Meeting St. Mary outside Christmas


Feast Day of St. Mary, mother of Jesus: Nigel Bunce

Today, August 15, we celebrate St. Mary outside Christmas. We usually meet the mother of Jesus in the Advent story of the Annunciation, and on Christmas Eve. Today, I want to explore where the Christmas story comes from. This is definitely not a homily for Christmas Eve, when we immerse ourselves in the magic of the Christmas story.

What the New Testament authors wrote about Jesus’ birth

The most important New Testament writings are Paul’s letters and the four Gospels. Paul’s letters predate all the Gospels. The usual chronology is that Jesus died in 33 CE. Paul’s letters date from mid 40s to early 60s. Mark, the earliest Gospel, from the late 60s.

Paul, Mark, and John say nothing about Jesus’ birth. This suggests that they did not see it as remarkable. Mark’s Gospel describes Jesus’ adult life from his baptism to his death. For John, Jesus is the Christ figure, who was part of God the Father since time began.

Of the other two Gospels, Matthew reports simply that the Holy Spirit conceived Jesus supernaturally. Thus, our familiar Christmas story comes entirely from Luke. The Angel Gabriel, the stable behind the inn, the manger scene, the shepherds who heard angels and ran to see the newborn child.

St. Mary outside Christmas: Protestant ideas

Today, on her Feast Day, we meet St. Mary outside Christmas, and its excitement. Protestants often think that only Roman Catholics have any regard for Mary. However, the Anglican Reformation kept Mary, along with the twelve named Apostles, the four Gospel writers, and St Paul as named saints.

But the Protestant Reformation made one incalculably important change. We are all worthy to pray directly to God, as Jesus explained when he taught his disciples the Lord’s Prayer. We do not have to use saints like the Virgin Mary as intermediaries.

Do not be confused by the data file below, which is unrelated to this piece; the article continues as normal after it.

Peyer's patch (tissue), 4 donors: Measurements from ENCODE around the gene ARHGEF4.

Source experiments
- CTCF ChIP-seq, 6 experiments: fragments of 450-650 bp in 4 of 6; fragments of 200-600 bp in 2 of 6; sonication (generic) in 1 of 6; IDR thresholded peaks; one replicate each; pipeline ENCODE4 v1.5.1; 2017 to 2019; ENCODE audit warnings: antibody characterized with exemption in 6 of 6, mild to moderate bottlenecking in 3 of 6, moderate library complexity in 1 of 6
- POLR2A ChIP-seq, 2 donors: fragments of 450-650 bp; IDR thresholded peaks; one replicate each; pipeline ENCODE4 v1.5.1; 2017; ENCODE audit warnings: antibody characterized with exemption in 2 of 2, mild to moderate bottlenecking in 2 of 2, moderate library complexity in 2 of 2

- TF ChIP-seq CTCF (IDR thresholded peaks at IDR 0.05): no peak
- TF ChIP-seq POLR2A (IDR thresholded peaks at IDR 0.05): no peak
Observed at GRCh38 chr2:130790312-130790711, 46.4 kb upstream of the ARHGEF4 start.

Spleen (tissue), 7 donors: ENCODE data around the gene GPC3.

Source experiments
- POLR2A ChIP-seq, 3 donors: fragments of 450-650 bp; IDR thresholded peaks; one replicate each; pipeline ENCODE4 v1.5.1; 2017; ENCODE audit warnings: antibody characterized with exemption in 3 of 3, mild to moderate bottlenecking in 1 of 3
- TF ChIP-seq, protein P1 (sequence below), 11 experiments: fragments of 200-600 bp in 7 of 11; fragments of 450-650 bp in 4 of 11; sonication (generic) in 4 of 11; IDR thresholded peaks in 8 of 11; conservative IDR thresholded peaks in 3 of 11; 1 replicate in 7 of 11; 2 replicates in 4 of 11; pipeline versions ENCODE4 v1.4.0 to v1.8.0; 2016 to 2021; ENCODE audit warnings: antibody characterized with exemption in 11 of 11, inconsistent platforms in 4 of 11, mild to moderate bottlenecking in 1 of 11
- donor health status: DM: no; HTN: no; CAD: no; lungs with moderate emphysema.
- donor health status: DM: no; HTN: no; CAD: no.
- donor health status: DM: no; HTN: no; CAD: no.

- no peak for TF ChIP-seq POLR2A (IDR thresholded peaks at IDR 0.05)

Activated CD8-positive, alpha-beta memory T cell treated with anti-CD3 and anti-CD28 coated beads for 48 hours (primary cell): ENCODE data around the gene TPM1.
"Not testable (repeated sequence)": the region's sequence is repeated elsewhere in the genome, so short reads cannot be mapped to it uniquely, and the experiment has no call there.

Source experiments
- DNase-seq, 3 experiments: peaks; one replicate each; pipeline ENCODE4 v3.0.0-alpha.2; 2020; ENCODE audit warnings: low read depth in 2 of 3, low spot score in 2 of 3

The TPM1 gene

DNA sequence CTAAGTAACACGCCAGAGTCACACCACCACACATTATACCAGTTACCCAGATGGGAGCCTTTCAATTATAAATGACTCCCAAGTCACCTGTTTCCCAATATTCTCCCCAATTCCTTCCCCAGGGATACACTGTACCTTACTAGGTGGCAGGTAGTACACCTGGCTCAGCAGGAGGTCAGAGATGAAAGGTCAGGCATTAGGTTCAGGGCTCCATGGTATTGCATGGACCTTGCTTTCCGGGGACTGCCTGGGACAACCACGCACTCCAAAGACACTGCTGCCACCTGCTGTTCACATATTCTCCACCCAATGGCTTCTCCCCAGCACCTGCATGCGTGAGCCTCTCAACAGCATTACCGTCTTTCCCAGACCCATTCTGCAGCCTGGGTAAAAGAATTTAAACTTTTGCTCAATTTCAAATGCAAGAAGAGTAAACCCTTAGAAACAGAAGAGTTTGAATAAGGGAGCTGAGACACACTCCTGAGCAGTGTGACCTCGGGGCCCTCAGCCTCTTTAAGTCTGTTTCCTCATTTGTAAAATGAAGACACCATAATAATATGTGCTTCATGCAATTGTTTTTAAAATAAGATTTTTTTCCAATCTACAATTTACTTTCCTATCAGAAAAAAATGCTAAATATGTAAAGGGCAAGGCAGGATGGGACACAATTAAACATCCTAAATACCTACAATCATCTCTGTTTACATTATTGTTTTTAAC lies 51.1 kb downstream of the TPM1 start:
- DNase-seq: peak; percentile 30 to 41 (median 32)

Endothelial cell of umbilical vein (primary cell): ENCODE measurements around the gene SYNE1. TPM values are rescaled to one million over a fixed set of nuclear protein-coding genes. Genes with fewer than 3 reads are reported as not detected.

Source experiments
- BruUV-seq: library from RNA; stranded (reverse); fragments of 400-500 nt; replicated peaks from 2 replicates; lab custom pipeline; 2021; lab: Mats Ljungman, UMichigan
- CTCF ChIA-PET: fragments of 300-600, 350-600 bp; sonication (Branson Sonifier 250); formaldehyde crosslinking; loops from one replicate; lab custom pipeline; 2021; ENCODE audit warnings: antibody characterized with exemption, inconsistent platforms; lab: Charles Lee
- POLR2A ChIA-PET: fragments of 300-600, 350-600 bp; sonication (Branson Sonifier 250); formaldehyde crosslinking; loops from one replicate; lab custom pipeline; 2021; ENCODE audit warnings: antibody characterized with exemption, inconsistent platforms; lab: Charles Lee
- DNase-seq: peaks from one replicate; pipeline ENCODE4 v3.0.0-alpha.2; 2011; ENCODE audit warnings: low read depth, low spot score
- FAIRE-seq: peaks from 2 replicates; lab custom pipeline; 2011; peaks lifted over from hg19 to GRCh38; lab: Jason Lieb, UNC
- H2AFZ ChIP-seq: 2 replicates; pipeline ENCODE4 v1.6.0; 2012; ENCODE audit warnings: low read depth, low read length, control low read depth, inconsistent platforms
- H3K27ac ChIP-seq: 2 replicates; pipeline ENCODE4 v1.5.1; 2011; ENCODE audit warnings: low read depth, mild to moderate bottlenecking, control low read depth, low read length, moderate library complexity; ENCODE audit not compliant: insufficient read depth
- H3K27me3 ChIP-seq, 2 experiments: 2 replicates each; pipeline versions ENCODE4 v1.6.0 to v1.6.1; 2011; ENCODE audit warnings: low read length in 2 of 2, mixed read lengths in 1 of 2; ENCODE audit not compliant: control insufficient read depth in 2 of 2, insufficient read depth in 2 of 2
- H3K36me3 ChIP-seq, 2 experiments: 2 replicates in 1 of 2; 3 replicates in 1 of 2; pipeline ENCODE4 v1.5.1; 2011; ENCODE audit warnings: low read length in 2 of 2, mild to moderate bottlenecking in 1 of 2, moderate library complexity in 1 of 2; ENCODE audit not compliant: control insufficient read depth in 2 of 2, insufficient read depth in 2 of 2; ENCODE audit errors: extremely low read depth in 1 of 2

St. Mary outside Christmas: the early Church

The early Church gave Mary legendary parents, Anne and Joachim An angel promised they would have a child after years of childlessness. In return, Anne promised to dedicate Mary to God. That is a parallel to Hannah’s dedication of Samuel to God in the Hebrew Scriptures. 

St. Mary outside Christmas; doctrines

Early on. the western (Roman) Church specified several doctrines about Mary that believers must accept. The Nicene Creed includes her virginal conception of Jesus. Thus, we think of her as a rather milk and water figure, rather than a strong woman, busy with family responsibilities.

Less familiar to Protestants are the doctrines of Mary’s perpetual virginity, the Immaculate Conception and the Assumption. The latter two are, respectively, that Mary was free of original sin from the moment of her conception, and that after her death Mary’s body and soul ascended to heavenly glory.

The Immaculate Conception and the Assumption are modern official Roman Catholic doctrines, 1854 and 1950 respectively. That’s odd, because science had discovered the ovum before 1854. Supernatural phenomena were rapidly losing favour in the 19th century.

Mary’s virginity and Original Sin